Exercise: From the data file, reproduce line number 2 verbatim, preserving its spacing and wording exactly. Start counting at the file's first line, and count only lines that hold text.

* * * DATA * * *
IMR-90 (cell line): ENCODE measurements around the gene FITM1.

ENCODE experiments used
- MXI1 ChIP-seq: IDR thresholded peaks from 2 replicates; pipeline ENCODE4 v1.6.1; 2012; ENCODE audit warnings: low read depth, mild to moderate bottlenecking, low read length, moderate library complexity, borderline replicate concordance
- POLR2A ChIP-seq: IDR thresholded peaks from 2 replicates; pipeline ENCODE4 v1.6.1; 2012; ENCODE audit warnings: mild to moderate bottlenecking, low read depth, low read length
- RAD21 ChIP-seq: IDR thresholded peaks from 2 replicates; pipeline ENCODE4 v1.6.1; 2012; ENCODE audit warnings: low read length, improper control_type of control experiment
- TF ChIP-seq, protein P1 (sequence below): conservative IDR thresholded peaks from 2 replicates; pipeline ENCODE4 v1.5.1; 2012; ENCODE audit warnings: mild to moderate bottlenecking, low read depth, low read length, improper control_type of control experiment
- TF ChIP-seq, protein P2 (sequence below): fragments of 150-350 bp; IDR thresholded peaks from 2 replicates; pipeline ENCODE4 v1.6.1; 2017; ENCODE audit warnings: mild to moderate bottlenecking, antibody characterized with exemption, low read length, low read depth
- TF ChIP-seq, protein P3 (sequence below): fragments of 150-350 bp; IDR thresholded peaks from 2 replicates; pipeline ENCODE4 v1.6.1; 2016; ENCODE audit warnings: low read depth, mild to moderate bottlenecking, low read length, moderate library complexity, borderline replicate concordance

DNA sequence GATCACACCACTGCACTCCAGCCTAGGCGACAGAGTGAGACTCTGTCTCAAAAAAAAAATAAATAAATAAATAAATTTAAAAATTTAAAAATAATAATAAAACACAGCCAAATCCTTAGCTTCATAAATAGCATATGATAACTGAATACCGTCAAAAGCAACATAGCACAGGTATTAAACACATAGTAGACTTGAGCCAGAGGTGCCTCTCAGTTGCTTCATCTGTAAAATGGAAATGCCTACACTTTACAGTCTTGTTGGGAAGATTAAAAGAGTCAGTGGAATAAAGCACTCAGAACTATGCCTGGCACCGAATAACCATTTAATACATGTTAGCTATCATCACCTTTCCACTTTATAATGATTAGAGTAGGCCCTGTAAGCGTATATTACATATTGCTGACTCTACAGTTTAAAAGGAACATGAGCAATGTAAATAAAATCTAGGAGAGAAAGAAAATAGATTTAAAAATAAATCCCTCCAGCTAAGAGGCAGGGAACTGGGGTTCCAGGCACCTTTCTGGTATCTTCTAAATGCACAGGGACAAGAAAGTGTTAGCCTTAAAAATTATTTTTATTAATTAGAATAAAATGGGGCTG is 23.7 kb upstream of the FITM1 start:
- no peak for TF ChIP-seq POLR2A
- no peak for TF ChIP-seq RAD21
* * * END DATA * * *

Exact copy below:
ENCODE experiments used